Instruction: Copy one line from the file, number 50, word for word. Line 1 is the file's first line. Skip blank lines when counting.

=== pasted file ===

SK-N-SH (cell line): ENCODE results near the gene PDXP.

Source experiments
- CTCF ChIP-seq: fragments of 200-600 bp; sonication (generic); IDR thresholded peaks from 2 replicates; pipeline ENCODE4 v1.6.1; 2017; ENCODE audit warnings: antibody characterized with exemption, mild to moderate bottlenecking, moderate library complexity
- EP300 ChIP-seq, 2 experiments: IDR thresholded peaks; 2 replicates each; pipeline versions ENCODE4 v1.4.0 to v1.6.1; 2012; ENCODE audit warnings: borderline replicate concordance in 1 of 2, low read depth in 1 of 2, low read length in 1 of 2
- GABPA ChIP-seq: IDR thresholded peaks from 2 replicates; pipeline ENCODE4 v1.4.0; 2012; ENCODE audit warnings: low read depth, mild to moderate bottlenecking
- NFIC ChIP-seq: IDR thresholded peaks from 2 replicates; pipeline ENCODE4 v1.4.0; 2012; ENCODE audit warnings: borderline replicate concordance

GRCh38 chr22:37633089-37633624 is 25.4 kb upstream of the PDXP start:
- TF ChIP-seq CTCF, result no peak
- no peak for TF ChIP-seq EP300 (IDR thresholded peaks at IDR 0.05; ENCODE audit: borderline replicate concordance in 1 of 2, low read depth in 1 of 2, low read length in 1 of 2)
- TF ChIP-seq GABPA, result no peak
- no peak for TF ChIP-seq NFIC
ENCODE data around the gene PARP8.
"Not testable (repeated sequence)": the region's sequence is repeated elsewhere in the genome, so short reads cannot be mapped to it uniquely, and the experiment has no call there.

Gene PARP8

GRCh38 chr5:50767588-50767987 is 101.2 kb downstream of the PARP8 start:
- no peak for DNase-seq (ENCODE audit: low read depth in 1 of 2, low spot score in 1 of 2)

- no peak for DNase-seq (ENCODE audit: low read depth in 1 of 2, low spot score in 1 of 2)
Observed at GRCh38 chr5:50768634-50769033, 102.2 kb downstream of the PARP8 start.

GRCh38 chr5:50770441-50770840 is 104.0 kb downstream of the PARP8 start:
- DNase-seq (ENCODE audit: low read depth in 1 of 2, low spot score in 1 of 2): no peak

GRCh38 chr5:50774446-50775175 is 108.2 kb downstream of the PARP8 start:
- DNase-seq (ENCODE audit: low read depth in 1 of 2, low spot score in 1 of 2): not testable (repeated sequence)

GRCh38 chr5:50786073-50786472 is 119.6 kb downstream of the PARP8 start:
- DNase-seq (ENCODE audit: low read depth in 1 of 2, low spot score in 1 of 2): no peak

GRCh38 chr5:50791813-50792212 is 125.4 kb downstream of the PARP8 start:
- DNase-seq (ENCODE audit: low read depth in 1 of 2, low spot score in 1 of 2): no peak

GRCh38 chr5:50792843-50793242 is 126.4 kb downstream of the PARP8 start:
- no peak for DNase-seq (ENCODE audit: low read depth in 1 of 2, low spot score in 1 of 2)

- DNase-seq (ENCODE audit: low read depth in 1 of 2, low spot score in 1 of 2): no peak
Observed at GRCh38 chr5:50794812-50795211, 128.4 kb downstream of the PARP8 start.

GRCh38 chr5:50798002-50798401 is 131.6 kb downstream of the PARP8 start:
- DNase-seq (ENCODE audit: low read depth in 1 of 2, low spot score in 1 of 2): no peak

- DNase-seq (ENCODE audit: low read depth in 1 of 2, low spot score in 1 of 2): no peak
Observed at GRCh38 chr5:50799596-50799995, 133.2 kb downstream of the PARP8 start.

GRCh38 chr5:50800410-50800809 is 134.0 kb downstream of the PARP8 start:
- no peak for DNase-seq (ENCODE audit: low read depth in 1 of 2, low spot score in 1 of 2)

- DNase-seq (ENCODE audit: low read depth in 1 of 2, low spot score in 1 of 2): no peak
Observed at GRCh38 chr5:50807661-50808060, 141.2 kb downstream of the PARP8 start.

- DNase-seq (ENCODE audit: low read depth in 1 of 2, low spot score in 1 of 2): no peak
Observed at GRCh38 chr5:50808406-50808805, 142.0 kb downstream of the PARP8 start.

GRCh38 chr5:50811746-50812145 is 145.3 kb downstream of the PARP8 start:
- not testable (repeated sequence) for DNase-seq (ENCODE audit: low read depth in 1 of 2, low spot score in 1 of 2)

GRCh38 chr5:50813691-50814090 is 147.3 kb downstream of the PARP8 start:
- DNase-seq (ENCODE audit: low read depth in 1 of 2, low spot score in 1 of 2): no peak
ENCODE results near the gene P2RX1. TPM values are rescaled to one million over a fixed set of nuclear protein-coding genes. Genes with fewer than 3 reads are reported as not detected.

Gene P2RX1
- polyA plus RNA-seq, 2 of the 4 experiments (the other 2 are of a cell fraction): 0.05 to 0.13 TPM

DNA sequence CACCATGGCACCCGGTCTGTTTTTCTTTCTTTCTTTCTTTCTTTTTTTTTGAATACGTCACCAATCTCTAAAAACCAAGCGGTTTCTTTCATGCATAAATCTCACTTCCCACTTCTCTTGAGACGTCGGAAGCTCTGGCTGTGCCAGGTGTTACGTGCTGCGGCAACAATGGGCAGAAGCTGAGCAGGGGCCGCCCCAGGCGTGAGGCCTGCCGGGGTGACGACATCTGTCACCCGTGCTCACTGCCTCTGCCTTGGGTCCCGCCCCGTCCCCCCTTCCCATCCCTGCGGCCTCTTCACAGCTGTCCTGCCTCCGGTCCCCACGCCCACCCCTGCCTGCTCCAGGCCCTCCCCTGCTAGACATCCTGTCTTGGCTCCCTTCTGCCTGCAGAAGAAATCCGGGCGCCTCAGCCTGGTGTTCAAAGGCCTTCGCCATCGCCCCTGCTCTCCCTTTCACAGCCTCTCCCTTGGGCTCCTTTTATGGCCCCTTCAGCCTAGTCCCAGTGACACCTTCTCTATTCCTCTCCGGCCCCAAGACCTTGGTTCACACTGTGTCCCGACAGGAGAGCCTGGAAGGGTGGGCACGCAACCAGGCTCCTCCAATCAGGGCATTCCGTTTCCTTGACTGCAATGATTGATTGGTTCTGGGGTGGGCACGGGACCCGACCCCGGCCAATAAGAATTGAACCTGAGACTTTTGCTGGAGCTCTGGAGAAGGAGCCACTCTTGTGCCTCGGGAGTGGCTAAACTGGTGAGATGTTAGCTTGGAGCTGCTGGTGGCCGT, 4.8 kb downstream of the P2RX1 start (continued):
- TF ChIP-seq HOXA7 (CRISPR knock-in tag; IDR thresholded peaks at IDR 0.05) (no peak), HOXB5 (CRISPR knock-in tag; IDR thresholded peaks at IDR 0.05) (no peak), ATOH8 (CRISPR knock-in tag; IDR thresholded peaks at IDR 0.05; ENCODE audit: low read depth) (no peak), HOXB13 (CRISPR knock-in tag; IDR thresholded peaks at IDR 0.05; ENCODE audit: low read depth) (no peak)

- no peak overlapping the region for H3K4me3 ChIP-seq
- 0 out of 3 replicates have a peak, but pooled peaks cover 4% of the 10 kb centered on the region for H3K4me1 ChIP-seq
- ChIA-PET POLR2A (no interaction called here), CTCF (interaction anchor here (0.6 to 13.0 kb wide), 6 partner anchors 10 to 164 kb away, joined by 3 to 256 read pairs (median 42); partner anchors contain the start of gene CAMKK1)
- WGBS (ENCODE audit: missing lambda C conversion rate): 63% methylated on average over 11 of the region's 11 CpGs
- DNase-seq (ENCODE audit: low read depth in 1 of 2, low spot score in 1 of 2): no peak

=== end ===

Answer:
- no peak overlapping the region for H3K4me3 ChIP-seq